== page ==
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Discussion Forum : Articles and Sermons : ADDRESS TO SEEKERS OF FULL SALVATION - Daniel Steele

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Joined: 2003/7/31
Posts: 2850
Phoenix, Arizona USA



We would now address those who are sincerely and earnestly seeking perfect love, but who fail to understand the exhortation to a full surrender to Christ, and to have no will of their own. We are so created that we must regard our own welfare. Self-love is implanted in our natures. If it could be destroyed, there would be nothing to which God or man could appeal. Neither threatening nor promise would move such a soul. More-over, self-love has the approval of Christ in his epitome of the moral law. He makes it the measure of our love to our neighbor. "Love thy neighbor as thyself."

But selfishness differs from self-love in this, that self is exalted into the supreme law of action. The well-being of others and the will of God are not regarded. This is the self that is to be crucified. Says St. Paul, "I am crucified with Christ; it is no longer I that live, but Christ that liveth in me," (Gal. 2:20, as punctuated by Alford.) The former ego of selfishness has met with a violent death having been nailed to the cross, and Christ has taken the supreme place in the soul. The very fact that the death was violent implies that it was instantaneous- a very sharply defined transition in St. Paul's consciousness. There is some one last rallying point of selfishness, a last ditch, in which the evil ego trenches itself. It may be some very trifling thing that is to be exempted from the dominion of Christ--some preference, some indulgence, some humiliating duty, some association to be broken, some adornment to be discarded. "Reign, Jesus, over all but this," is the real language of that unyielding heart. This trifle, held fast, has been the bar which has kept thousands out of that harmony with the Divine will which precedes the fullness of the Spirit.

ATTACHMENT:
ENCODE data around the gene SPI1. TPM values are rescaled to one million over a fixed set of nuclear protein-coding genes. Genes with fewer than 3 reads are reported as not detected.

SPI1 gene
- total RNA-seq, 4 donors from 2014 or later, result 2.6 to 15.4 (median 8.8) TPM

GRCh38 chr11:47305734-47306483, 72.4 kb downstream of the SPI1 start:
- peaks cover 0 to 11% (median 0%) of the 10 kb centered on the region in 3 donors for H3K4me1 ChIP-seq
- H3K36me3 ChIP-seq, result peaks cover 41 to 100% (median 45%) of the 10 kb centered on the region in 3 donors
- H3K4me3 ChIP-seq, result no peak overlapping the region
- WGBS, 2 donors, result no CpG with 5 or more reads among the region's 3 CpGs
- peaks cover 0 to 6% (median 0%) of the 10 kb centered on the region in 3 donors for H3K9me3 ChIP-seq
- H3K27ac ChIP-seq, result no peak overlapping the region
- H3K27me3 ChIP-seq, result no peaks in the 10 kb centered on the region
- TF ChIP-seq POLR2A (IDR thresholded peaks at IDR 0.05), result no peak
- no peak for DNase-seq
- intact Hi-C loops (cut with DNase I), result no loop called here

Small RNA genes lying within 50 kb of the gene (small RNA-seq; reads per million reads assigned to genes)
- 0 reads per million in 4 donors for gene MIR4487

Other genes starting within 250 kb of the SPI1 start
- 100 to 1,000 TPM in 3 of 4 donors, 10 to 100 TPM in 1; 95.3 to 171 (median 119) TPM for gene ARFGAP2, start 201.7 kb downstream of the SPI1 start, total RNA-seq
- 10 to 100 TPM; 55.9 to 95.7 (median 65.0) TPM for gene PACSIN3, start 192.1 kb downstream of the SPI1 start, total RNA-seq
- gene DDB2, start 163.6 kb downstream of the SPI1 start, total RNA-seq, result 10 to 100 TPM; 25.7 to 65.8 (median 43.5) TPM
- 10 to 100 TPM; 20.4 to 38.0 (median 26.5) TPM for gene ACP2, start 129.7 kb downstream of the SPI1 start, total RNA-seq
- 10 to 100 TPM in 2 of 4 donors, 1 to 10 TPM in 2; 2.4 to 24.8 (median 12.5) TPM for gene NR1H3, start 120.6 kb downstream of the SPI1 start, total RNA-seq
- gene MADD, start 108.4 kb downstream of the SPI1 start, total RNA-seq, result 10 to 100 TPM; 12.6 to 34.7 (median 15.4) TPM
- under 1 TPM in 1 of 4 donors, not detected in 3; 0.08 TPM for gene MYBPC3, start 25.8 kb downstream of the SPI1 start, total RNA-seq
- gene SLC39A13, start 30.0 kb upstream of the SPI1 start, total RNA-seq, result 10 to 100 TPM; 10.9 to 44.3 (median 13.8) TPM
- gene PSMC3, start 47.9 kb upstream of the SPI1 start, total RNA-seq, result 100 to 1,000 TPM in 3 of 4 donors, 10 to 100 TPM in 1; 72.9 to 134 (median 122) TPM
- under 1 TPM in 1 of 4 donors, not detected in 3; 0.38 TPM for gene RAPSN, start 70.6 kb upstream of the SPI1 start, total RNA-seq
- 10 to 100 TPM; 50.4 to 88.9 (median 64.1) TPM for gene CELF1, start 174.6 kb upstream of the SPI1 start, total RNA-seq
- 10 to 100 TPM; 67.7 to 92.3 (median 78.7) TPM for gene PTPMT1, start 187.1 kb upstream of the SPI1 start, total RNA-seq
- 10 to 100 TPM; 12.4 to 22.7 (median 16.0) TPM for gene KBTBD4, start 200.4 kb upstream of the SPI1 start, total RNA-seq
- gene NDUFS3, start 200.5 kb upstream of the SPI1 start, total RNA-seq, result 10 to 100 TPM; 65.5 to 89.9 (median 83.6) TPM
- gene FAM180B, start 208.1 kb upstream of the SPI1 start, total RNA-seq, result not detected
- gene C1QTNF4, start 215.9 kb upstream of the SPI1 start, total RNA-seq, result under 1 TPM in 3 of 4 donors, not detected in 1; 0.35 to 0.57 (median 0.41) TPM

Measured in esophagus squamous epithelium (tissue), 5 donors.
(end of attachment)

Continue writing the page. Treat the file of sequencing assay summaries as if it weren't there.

But when this last intrenchment of self-will has been surrendered to Christ, he is not long in taking possession. The fullness, as well as the immediateness, depends on the faith of the soul in the Divine promise. For there is a difference between the subjugation of the rebel and his reconstruction in loyal citizenship between the death of sin and the fullness of Christian life. But the great distinctive and godlike feature of man is his free will. The memorable event, the pivotal point on which destiny, heaven or hell, hinges, is the hour of intense spiritual illumination, when sin is deliberately chosen-the soul saying, "Evil, be thou my good"--or voluntarily rejected. Submission to Christ is an act of faith. It could not be possible without confidence in his veracity and goodness. Hence justification and emergence into the "higher life" frequently take place when the only preceding act which impressed itself on the memory was not an act of faith but of surrender, which is grounded on trust as its indispensable condition.

Some writers on advanced Christian experience magnify the will, and say to inquirers, "Yield, bow, submit to the law of Christ;" while the evangelist of the Wesleyan Type says, "Believe, believe Christ's every word." Both are right. Perfect trust cannot exist without perfect consecration. Nor can we make over all our interests into Christ's hands without the utmost confidence in his word. Hence crucifixion with Christ implies perfect faith in him, not only when he is riding in triumph into Jerusalem amid the huzzas of enthusiastic men and the hosannas of willing children, but when the fickle multitude are crying, "Crucify him." From the beginning Jesus intimated that discipleship must be grounded on an acceptance of himself, stripped of all the attractions of riches or honour. To know him after the flesh, is to know him from some selfish and worldly motive; it is to fail to know him in that way which insures eternal life.

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-from [i]Love Enthroned[/i] by Daniel Steele

Ron Halverson

 2007/1/3 12:09Profile

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